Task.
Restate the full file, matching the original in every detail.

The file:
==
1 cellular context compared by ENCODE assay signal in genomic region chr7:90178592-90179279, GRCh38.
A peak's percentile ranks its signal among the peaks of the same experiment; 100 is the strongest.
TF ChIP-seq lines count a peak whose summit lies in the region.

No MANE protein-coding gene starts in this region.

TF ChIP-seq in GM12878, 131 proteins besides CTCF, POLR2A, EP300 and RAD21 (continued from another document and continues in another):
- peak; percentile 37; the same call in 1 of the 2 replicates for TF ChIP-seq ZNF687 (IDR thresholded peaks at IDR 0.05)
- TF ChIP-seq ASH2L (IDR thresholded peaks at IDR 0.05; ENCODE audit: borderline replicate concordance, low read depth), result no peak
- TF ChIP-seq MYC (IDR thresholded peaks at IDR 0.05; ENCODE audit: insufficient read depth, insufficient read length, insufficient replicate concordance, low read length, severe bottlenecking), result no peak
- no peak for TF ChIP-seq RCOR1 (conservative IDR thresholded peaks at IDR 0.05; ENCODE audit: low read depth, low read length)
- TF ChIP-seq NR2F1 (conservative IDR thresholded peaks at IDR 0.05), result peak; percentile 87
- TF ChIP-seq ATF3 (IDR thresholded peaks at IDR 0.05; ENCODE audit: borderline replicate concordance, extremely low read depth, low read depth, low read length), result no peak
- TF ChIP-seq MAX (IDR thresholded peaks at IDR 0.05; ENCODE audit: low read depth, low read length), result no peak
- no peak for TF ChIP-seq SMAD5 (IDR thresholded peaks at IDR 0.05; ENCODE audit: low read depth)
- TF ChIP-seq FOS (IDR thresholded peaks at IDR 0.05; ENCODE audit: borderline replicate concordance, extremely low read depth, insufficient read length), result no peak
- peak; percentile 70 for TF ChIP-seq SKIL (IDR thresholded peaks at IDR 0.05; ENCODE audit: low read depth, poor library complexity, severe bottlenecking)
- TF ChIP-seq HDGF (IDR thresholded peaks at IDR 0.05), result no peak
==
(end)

1 cellular context compared by ENCODE assay signal in genomic region chr7:90178592-90179279, GRCh38.
A peak's percentile ranks its signal among the peaks of the same experiment; 100 is the strongest.
TF ChIP-seq lines count a peak whose summit lies in the region.

No MANE protein-coding gene starts in this region.

TF ChIP-seq in GM12878, 131 proteins besides CTCF, POLR2A, EP300 and RAD21 (continued from another document and continues in another):
- peak; percentile 37; the same call in 1 of the 2 replicates for TF ChIP-seq ZNF687 (IDR thresholded peaks at IDR 0.05)
- TF ChIP-seq ASH2L (IDR thresholded peaks at IDR 0.05; ENCODE audit: borderline replicate concordance, low read depth), result no peak
- TF ChIP-seq MYC (IDR thresholded peaks at IDR 0.05; ENCODE audit: insufficient read depth, insufficient read length, insufficient replicate concordance, low read length, severe bottlenecking), result no peak
- no peak for TF ChIP-seq RCOR1 (conservative IDR thresholded peaks at IDR 0.05; ENCODE audit: low read depth, low read length)
- TF ChIP-seq NR2F1 (conservative IDR thresholded peaks at IDR 0.05), result peak; percentile 87
- TF ChIP-seq ATF3 (IDR thresholded peaks at IDR 0.05; ENCODE audit: borderline replicate concordance, extremely low read depth, low read depth, low read length), result no peak
- TF ChIP-seq MAX (IDR thresholded peaks at IDR 0.05; ENCODE audit: low read depth, low read length), result no peak
- no peak for TF ChIP-seq SMAD5 (IDR thresholded peaks at IDR 0.05; ENCODE audit: low read depth)
- TF ChIP-seq FOS (IDR thresholded peaks at IDR 0.05; ENCODE audit: borderline replicate concordance, extremely low read depth, insufficient read length), result no peak
- peak; percentile 70 for TF ChIP-seq SKIL (IDR thresholded peaks at IDR 0.05; ENCODE audit: low read depth, poor library complexity, severe bottlenecking)
- TF ChIP-seq HDGF (IDR thresholded peaks at IDR 0.05), result no peak